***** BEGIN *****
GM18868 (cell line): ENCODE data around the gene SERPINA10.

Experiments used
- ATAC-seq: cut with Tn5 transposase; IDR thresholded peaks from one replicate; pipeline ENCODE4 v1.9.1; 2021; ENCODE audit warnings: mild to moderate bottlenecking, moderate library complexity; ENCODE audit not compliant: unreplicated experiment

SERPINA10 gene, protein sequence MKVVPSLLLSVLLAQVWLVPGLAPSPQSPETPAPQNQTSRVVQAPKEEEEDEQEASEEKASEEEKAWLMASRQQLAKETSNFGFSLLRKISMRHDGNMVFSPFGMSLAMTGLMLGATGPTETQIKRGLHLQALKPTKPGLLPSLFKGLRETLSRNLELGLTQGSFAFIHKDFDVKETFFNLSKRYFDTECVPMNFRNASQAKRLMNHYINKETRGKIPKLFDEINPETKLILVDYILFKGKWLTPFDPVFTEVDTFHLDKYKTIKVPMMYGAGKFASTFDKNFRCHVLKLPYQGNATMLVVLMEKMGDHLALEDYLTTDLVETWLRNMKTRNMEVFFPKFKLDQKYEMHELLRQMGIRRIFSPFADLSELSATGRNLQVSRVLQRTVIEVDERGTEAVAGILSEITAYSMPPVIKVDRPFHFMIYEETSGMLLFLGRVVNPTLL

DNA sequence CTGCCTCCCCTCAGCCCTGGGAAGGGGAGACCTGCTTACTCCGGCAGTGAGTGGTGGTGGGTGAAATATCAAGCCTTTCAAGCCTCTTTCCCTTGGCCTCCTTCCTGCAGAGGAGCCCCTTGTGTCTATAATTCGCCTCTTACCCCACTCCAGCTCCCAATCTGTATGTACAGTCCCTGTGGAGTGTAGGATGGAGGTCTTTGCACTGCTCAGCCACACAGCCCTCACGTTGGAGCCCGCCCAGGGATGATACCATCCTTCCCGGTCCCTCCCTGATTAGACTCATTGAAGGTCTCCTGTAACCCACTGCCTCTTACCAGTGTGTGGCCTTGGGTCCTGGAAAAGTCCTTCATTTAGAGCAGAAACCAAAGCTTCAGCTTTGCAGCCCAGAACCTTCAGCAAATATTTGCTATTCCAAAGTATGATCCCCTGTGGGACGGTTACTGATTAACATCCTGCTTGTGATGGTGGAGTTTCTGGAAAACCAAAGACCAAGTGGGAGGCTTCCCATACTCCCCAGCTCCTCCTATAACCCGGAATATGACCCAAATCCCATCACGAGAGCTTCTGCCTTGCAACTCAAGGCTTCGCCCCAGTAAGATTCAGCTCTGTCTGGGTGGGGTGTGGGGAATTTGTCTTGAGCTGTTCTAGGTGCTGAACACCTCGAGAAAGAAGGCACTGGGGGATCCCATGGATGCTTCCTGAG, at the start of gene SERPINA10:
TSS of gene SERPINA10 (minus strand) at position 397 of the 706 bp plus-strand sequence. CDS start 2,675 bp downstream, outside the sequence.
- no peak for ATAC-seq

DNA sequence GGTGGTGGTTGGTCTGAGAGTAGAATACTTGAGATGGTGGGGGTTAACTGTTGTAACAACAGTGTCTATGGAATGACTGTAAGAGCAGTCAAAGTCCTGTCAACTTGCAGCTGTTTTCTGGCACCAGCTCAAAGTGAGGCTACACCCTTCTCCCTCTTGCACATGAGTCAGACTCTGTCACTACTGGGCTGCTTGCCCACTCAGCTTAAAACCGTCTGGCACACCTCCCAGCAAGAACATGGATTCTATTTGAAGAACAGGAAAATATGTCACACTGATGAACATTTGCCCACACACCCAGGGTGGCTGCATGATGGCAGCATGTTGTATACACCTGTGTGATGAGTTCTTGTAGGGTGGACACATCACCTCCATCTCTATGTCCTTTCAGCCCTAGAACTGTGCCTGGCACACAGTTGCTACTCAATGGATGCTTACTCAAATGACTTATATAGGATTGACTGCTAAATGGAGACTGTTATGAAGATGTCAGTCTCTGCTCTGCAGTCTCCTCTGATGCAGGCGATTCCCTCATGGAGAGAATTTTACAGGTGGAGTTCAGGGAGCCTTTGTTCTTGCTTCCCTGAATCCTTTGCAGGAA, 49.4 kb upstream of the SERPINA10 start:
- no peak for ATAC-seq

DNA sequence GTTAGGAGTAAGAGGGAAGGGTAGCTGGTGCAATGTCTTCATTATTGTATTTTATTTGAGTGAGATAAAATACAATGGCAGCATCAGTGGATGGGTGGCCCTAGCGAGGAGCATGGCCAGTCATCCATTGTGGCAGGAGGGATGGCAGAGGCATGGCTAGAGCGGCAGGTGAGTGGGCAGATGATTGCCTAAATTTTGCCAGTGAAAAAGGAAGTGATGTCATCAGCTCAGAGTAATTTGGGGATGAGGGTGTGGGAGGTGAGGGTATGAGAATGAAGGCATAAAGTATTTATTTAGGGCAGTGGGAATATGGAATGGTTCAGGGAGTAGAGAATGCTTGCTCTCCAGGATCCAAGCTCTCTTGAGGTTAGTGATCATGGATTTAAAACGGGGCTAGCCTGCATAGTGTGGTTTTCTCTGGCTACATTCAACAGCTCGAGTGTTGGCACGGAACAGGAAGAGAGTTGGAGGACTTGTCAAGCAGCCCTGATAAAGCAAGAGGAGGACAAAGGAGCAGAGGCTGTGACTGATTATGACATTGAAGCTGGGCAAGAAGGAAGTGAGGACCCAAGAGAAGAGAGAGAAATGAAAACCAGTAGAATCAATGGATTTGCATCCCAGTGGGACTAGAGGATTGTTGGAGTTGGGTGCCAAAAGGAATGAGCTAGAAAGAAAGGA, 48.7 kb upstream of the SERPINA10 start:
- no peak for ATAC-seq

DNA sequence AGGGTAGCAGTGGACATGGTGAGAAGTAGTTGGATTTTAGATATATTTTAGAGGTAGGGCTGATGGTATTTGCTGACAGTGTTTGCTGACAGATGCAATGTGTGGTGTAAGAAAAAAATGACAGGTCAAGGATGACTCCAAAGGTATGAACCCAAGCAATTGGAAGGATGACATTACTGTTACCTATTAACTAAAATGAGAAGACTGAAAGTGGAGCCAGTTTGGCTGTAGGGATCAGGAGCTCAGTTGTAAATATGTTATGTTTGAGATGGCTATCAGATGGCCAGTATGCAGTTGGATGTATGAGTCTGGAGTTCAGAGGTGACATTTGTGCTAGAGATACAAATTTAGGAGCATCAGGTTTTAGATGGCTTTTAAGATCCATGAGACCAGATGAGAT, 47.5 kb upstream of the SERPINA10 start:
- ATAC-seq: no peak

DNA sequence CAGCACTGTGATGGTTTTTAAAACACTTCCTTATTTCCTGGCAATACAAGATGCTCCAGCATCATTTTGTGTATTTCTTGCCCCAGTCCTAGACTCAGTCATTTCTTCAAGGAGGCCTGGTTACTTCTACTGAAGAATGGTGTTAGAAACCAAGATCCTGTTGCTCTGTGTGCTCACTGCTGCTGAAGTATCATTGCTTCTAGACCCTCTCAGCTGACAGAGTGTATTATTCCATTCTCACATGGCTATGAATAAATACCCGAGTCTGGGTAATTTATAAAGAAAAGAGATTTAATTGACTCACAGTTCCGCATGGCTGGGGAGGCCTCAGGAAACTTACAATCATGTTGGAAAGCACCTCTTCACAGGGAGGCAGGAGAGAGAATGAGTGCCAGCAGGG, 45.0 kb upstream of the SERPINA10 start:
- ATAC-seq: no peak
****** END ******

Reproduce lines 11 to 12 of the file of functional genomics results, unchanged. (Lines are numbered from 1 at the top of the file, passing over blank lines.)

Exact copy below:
- no peak for ATAC-seq

DNA sequence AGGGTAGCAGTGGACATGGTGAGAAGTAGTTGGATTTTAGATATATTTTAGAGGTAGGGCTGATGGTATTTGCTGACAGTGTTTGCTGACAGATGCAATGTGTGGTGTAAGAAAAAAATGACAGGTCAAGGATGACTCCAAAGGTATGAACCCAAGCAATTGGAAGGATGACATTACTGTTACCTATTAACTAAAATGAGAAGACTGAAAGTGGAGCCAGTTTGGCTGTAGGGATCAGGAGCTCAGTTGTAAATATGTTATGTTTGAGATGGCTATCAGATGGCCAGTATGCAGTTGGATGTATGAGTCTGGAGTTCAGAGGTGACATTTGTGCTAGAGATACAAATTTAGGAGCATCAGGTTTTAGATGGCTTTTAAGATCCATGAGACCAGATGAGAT, 47.5 kb upstream of the SERPINA10 start: